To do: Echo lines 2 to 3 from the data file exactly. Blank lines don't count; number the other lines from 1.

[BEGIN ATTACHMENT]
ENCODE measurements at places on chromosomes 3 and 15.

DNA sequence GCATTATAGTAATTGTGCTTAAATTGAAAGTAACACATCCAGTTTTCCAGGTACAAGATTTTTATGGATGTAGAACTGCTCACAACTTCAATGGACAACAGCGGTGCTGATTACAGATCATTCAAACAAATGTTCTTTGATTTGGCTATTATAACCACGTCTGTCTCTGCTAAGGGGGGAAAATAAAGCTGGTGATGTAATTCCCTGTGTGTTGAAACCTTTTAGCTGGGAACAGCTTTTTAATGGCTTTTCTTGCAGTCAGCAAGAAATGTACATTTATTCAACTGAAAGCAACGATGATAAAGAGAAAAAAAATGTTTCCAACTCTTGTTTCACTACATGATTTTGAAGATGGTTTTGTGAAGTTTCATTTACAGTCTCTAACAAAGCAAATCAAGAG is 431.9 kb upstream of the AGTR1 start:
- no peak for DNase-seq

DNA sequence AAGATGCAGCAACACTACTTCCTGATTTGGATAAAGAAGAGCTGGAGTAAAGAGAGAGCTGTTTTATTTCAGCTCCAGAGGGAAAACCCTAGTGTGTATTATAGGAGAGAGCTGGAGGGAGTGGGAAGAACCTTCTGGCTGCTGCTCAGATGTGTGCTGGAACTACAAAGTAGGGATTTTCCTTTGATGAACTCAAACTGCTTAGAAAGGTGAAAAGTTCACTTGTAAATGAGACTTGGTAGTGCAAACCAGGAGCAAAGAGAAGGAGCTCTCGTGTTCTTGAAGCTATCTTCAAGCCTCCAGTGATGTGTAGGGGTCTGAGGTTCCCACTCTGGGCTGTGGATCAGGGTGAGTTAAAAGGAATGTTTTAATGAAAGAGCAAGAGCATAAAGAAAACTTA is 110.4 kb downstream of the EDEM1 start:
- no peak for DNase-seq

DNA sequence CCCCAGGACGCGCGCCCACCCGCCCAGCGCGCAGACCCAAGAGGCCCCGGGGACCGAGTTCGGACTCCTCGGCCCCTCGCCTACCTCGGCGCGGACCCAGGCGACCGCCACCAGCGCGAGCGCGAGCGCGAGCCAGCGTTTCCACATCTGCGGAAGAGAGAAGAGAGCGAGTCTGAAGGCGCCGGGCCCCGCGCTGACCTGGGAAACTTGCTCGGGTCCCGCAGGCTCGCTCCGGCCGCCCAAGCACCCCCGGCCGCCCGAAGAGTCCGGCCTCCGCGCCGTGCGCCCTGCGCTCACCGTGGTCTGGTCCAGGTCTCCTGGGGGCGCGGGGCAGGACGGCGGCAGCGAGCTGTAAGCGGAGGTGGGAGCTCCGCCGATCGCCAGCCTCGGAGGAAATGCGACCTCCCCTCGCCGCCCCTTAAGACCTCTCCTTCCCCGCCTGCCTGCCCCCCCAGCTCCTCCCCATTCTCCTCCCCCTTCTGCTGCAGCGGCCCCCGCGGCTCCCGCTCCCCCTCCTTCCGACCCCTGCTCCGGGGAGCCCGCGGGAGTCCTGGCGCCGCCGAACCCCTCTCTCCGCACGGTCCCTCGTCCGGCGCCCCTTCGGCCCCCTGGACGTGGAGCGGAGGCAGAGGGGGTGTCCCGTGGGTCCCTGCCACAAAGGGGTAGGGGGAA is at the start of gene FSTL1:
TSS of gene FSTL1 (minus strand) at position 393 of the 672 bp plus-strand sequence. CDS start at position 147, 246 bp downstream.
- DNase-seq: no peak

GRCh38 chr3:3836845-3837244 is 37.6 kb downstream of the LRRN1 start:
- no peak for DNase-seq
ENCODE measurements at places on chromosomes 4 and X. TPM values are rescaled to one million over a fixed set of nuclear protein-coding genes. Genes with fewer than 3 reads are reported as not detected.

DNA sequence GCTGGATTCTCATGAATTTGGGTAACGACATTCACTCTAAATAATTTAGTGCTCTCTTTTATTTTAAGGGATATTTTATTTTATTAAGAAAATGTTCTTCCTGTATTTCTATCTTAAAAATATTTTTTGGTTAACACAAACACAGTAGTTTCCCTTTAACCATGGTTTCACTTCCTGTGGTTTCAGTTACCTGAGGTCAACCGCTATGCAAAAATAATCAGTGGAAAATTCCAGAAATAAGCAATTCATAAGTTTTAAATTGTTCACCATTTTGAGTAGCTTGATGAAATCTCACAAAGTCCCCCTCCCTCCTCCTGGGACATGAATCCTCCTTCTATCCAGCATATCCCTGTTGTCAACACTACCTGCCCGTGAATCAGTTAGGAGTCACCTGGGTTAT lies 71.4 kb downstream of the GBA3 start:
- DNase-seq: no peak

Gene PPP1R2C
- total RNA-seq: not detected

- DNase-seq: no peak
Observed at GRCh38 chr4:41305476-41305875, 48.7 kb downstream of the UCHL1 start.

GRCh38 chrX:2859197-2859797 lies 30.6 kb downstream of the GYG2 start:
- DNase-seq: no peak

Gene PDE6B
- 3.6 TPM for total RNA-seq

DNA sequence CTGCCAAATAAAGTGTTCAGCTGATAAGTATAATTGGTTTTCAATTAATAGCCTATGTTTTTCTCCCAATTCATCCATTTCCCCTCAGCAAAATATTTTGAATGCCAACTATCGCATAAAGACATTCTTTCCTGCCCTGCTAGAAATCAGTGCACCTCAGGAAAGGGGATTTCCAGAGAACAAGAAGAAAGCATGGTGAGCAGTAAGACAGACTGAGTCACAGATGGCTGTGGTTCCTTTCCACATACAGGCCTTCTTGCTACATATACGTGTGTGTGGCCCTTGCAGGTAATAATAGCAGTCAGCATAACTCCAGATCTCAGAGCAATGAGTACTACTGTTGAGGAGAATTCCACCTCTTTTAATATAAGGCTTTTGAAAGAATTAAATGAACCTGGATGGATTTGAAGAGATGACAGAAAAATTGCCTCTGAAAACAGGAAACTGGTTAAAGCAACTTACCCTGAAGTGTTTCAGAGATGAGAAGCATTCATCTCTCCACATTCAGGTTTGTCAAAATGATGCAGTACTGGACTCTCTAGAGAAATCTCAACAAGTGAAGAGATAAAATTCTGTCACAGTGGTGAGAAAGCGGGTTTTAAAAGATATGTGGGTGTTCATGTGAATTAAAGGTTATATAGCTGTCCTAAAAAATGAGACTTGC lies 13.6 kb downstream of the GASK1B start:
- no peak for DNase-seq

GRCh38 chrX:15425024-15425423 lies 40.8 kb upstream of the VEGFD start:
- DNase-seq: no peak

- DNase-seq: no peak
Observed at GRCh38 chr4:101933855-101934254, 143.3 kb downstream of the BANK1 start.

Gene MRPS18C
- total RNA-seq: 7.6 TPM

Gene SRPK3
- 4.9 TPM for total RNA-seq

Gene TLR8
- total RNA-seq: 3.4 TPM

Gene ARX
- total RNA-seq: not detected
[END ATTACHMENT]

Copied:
DNA sequence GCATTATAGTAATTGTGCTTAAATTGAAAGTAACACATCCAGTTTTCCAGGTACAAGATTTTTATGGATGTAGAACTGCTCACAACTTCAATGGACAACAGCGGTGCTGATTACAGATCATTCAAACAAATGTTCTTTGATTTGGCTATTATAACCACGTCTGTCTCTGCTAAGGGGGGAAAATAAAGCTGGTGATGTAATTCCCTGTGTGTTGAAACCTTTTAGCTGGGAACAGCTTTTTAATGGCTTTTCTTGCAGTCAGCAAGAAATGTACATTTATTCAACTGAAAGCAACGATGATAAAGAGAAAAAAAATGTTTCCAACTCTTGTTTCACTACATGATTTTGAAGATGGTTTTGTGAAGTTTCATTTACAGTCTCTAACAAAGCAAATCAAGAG is 431.9 kb upstream of the AGTR1 start:
- no peak for DNase-seq